They are found in race-oriented designs with a more aerodynamic riding position or endurance-type bikes, where the position is a bit more upright.

Taking To The Trails?

A mountain bike is away if you want to head out onto the trails. Perhaps you're already into outdoor sports and want to get deeper into the countryside, or you fancy zooming around your local trail center or bike park.

Either way, you need an upright position for control, fat tires with lots of grips, an extensive range of gears, and powerful brakes.

They have drop bars but chunky gravel bike tires with plenty of grips, so you can tackle two paths.

What About An Electric Bike?

Do you want a little help getting up the hills? Take a look at an electric bike HovAlpha 26" Step-Thru Fat Ebike. The latest battery and motor design advances mean electric bikes offer a genuine advantage, especially when tackling hills and zipping away from the lights.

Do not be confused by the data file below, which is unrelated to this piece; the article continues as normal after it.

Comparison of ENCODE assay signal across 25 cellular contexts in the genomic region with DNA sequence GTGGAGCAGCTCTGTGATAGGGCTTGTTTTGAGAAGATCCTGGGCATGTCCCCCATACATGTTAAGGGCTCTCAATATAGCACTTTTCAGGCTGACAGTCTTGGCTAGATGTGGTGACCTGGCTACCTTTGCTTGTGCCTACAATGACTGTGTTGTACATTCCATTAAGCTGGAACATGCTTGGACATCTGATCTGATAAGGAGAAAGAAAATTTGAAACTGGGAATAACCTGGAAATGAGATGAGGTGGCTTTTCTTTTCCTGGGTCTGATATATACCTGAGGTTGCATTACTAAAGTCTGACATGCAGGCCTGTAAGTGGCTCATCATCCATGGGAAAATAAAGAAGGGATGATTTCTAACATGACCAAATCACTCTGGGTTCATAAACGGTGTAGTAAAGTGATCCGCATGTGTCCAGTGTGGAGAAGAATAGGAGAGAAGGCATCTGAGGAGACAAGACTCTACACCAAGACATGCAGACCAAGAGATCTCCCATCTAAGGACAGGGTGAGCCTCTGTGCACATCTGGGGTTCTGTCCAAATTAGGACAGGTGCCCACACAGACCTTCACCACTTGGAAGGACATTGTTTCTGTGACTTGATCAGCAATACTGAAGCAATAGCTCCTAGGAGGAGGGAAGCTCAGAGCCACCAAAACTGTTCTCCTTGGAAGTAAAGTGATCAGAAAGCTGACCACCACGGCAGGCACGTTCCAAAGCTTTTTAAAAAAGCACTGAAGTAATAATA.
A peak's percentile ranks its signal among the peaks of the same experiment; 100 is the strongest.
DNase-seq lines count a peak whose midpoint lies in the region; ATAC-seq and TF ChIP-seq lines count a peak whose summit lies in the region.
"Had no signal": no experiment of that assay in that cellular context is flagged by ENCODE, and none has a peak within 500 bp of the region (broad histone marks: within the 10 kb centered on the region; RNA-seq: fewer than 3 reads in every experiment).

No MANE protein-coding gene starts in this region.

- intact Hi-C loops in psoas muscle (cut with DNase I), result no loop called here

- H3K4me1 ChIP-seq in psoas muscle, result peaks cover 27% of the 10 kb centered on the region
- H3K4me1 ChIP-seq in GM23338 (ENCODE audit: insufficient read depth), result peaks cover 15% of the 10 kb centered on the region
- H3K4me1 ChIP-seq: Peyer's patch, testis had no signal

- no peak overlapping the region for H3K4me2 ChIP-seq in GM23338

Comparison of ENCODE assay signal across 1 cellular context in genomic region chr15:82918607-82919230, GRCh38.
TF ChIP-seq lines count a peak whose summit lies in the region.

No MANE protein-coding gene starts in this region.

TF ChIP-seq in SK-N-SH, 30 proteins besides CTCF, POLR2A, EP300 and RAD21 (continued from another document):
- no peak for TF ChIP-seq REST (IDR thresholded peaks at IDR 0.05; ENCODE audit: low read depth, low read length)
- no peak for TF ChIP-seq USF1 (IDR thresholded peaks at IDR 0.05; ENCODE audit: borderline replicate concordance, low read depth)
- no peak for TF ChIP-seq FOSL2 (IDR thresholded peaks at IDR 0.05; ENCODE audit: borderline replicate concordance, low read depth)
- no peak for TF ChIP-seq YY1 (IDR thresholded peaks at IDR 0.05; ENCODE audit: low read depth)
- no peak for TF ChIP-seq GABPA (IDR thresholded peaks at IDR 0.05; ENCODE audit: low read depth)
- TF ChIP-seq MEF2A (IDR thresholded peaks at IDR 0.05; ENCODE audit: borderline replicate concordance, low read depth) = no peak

Do You Need Urban Practicality?

A folding bike may be perfect for you if you plan 'mixed-mode' trips, such as a commute involving a train ride.

While folders are usually a bit slower and heavier than regular bikes, nothing beats their ease of parking or convenience. Electric folding bikes are also available at the luxury end of the market.

Set Your Budget

Once you have decided what type of bike you need, find out how much you have to spend?

Non-motorized bikes typically cost from around £200 upwards. You can get bikes that cost less, but they're almost always poor quality.

You'll start to see bikes with a relatively lightweight, well-thought-out frame and branded components at this price point. Most importantly, it should be durable.

However, if your budget can stretch and you plan on using your bike regularly, we'd recommend spending around £1,000. Here, the best road bikes under $1,700 and the best mountain bikes under $1,800 start to sport quality components with a frame-worthy of upgrading as your riding progresses.

Choose Your Gears

Let's take a closer look at some of the specific details you need to consider when buying a bike.

Most modern bikes have lots of gears. Systems with 20, 22, 27, and even 30 gears aren't unusual.